WT337 – Dusty Plumber’s Butt

Download Mp3

On today’s show, we’re talking about oil finish in a low powered turbine, installing opposing drawer slides, and notching corners.

What’s On the Bench

  • Marc is getting his shop set up
  • Matt is cursing Marc for jinxing his Bandsaw Mill project
  • Shannon did some Spring cleaning in the fall

What’s New

  • Matt shared a video about shipbuilding in Britain.
  • Nathan shared #whimsyarchitecture on Instagram, not sure what is going on here but its some cool eye candy work.

Kickback

  • Chris had an issue with his track saw track bowing when he clamped it and creating a bowed cut line
  • Shane shared the blade maker from last week’s Car Plane video as HNT Gordon and video on how they make their blades.

Voicemail

    • Adam has questions about his uninsulated shop
    • AJ wants to know how he can make a consistent chamfer on a table top

Email

      • Matt wants tips on spraying oil based finish in an HVLP gun
      • Nick wants to know how to cut notches on inside corners
      • Mike is worried about the screws interfering on opposing drawer glides

How You Can Support Us

Use the links in the left column and sign up for a recurring donation, or you can be cool too and support the show through our Patreon campaign at kick it up a notch and wear a Wood Talk T-Shirt, or leave us an iTunes Review

4 replies on “WT337 – Dusty Plumber’s Butt”

Hi guys.

Marc, I can’t believe I’m offering you advice on building a shop, as you are somewhat of an expert at it by now. I’ve just about finished with mine, I took the same approach you were talking about in WT337. I had an existing “shop area” in my basement, complete with extension cords, inadequate lighting, and plenty of cursing. I decided to make a proper shop but wanted to keep a somewhat functional shop while doing it. I was also concerned about getting the tool layout correct and didn’t want to commit to too much up front. I did multiple sketch up plans, but realized I still needed to get everything in place to be sure the layout would work. I framed the walls, then moved everything in and adjusted the layout. I then added lighting and electrical. Next I went section by section and installed drywall and plywood in some areas. This allowed me to move a few tools out and work on a section of wall, while keeping the rest of the shop operational. I’m in the process of going section by section again and finishing the joint compound and painting. I have to say that I’d probably take the same approach again. It allowed me to get up and running quickly and finish everything over time.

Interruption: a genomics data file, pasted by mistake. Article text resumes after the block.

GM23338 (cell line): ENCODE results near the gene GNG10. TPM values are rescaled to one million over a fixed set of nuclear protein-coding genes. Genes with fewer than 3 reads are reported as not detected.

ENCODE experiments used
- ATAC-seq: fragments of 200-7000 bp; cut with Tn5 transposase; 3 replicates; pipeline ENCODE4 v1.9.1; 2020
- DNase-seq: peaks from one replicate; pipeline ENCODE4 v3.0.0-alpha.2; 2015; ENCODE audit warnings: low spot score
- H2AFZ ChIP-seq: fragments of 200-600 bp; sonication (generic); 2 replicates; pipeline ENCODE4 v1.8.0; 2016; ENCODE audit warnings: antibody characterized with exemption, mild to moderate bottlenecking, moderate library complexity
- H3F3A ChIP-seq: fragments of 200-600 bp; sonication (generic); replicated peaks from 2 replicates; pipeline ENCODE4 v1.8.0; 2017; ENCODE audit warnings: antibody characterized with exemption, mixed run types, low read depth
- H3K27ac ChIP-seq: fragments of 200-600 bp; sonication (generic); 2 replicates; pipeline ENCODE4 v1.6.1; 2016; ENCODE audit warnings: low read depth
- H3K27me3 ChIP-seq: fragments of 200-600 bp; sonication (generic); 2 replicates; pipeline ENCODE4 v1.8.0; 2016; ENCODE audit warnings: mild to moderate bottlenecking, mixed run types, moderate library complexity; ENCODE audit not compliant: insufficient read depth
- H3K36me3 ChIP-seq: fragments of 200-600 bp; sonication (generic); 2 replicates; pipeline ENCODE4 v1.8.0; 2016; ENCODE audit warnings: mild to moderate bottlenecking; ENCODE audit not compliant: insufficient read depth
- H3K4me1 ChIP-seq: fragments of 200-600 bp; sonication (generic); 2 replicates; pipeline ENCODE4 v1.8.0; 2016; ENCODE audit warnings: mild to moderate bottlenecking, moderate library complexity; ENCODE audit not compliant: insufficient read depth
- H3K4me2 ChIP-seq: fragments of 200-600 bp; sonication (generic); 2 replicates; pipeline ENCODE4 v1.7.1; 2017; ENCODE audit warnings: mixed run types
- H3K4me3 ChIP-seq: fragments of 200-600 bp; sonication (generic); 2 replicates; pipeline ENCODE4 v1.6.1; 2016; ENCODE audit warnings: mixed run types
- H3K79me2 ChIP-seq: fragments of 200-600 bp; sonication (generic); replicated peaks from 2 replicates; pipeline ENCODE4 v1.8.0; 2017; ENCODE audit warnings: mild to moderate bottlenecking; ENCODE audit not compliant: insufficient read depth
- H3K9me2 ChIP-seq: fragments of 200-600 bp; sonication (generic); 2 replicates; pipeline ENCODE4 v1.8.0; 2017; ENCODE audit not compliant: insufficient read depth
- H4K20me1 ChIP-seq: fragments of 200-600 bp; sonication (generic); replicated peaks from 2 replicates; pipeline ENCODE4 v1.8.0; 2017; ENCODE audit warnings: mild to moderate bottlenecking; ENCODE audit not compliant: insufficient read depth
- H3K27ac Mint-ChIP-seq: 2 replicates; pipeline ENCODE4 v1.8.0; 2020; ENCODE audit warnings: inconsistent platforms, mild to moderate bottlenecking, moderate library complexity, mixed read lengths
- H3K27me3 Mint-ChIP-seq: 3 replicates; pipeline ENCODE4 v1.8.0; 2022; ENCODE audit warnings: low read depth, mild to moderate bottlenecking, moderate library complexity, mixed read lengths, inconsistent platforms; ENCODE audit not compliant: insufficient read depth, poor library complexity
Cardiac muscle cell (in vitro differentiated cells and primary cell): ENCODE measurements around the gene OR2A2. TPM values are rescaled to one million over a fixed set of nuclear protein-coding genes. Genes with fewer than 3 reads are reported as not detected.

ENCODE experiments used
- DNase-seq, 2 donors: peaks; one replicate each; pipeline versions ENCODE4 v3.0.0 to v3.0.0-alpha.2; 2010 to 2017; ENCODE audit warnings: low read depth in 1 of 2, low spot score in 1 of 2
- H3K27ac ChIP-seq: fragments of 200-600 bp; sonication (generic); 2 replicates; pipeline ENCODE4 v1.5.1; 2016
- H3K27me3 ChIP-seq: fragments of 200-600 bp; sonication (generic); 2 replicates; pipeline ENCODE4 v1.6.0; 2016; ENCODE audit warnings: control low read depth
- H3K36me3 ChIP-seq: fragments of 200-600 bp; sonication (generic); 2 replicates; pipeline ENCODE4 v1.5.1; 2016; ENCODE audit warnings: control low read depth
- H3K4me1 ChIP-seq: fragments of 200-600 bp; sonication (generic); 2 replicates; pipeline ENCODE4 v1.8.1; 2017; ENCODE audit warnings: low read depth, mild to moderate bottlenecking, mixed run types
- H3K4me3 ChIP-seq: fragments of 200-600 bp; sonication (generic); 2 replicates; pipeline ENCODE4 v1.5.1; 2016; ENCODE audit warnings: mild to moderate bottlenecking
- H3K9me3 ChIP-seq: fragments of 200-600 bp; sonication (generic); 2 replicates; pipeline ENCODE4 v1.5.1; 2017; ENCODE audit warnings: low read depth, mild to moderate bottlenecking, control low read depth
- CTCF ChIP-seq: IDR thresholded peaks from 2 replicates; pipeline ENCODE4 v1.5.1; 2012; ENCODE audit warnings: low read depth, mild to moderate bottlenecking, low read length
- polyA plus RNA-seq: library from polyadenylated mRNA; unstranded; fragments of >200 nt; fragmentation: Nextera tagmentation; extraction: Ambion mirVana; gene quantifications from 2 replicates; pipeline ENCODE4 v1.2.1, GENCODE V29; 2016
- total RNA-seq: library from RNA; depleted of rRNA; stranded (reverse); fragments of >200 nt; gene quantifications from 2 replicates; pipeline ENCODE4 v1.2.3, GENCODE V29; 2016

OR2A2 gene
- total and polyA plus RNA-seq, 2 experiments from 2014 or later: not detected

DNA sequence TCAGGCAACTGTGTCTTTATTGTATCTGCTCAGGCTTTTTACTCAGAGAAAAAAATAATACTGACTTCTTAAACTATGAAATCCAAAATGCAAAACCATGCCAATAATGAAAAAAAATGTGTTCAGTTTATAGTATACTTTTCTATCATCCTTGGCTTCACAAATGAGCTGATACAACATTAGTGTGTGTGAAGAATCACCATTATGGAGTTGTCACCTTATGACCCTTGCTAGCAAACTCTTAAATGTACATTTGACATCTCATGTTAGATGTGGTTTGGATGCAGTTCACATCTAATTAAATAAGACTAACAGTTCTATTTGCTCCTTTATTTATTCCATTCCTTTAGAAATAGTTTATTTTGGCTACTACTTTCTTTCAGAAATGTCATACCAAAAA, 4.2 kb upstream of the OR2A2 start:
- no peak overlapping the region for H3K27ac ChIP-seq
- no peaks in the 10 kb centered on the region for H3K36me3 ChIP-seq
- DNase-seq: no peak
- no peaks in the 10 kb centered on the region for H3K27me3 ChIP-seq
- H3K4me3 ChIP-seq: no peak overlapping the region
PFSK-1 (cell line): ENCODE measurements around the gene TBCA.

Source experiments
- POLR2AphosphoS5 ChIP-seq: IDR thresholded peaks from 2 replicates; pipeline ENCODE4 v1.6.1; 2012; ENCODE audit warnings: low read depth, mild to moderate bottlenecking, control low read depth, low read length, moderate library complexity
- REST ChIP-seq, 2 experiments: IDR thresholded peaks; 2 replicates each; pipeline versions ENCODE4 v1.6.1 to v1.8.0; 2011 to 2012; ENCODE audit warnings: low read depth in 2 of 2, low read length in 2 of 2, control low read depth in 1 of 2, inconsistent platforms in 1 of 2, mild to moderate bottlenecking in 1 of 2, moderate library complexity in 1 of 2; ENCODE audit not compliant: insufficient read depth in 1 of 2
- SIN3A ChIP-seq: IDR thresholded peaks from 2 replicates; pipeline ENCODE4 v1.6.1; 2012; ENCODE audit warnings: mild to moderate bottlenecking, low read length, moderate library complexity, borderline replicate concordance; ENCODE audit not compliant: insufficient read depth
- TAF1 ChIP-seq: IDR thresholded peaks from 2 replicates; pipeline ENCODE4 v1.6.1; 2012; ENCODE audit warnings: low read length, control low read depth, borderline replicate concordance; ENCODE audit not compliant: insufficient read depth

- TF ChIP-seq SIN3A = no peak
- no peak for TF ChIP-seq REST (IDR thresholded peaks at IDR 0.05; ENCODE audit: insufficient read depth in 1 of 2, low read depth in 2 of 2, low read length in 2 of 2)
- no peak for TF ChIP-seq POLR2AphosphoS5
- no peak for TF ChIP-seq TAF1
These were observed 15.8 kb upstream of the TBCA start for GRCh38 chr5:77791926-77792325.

One bit of advice on the electrical. You should look into what is called a multi-wire branch circuit. It sounds strange at first but does meet the NEC code. Basically you install a double pole breaker and run 3 conductor cable (2 hots, neutral, and ground) to each outlet. At the first outlet you grab the black for power, the second outlet uses red for power, and keep alternating down the line. The beauty of this is when you need a 220 outlet, you have the black and red already there so you just need to wire them up. You can then continue with 110 outlets after the 220. This has already paid off for me, I upgraded one of my tools recently and needed a 220 outlet instead of 110. I did my shop with 20 amp circuits, you would still need a dedicated line for tools needing more amps of course. At first glance this seems like a bad idea, 2 hots feeding the power and 1 neutral for the return, it seems likebit would overload the neutral but that’s not the case. Since each hot is 180 degrees out of phase the neutral can actually wind up carrying less current than the sum of the 2 hots. I did discuss this with my local inspector first, he was familiar with it and said it was fine.

Thanks to all of you guys, I’ve really learned a lot from this show and your individual sites.

For the drawer slide question you could always put the slides at different heights for adjacent drawers if there is enough vertical room which there normally should be.

Leave a Reply

Your email address will not be published.